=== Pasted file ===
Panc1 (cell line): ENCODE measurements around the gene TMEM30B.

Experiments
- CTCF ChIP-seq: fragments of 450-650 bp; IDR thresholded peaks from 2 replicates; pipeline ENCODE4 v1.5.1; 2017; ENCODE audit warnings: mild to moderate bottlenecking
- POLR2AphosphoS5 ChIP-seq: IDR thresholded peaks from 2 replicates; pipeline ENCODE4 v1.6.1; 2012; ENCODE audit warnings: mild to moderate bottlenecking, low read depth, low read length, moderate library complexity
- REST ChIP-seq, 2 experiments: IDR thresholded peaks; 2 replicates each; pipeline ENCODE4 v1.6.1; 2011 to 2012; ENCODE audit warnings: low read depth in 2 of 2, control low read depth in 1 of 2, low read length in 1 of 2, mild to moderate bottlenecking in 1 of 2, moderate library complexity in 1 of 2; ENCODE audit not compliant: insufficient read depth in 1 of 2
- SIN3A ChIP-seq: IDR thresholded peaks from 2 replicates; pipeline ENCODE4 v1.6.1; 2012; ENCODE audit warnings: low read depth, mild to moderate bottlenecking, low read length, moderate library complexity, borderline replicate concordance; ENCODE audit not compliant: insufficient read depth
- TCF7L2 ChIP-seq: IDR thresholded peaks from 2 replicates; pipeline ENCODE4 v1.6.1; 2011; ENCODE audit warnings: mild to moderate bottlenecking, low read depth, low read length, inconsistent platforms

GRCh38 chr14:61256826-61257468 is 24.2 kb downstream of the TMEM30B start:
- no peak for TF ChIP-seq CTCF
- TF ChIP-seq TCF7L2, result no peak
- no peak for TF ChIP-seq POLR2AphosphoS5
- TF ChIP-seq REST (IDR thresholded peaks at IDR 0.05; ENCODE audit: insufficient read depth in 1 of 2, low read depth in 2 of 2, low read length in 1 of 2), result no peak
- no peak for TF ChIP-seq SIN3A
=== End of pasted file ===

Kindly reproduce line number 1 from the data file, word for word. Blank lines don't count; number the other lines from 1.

Panc1 (cell line): ENCODE measurements around the gene TMEM30B.